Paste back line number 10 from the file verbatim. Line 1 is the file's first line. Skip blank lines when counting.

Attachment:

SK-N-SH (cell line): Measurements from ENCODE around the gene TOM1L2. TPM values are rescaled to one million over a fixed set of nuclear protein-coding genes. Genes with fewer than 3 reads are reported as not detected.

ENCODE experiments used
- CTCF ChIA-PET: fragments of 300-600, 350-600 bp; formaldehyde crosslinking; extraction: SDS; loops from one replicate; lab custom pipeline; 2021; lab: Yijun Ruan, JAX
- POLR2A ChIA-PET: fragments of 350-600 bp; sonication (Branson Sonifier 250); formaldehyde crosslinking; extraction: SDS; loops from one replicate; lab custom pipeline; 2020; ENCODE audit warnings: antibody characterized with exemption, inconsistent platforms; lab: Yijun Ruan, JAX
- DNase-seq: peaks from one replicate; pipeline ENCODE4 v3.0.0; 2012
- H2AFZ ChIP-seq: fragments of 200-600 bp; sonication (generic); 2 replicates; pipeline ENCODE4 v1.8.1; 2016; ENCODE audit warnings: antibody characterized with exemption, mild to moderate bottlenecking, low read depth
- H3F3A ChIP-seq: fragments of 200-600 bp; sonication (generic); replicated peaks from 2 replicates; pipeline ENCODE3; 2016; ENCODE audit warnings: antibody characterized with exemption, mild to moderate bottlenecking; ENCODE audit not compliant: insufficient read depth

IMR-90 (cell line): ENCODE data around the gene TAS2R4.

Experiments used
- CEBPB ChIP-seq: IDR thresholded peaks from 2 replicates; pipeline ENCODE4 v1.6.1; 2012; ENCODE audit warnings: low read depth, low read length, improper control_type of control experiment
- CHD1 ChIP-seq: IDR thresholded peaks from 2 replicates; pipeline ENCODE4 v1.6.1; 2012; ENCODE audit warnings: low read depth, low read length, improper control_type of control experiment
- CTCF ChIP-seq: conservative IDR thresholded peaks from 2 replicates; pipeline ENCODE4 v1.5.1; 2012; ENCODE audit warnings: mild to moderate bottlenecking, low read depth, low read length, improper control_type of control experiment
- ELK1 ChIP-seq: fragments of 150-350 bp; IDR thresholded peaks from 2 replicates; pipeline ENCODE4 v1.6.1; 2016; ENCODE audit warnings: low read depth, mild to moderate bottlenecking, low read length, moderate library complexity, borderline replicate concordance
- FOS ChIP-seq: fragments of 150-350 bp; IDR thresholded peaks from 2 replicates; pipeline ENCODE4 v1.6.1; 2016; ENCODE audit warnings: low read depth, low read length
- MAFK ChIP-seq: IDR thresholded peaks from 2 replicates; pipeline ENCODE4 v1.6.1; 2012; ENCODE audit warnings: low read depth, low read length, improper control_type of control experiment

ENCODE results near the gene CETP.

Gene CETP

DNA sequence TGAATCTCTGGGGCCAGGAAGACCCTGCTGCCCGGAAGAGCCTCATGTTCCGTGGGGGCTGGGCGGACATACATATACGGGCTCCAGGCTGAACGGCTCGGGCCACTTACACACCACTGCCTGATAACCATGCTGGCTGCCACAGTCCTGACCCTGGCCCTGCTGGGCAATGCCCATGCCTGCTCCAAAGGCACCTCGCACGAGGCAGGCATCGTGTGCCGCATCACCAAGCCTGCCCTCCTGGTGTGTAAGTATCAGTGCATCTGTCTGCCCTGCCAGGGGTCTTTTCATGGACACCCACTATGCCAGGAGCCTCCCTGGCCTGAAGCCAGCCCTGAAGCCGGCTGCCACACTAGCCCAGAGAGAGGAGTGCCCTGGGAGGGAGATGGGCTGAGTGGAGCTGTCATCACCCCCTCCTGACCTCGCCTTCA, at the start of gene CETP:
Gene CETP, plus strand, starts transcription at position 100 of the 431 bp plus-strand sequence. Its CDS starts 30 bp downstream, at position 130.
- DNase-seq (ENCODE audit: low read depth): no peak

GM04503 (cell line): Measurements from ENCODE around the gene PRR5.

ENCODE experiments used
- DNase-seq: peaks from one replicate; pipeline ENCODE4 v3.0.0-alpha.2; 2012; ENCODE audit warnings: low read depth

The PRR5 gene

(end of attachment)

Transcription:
- CEBPB ChIP-seq: IDR thresholded peaks from 2 replicates; pipeline ENCODE4 v1.6.1; 2012; ENCODE audit warnings: low read depth, low read length, improper control_type of control experiment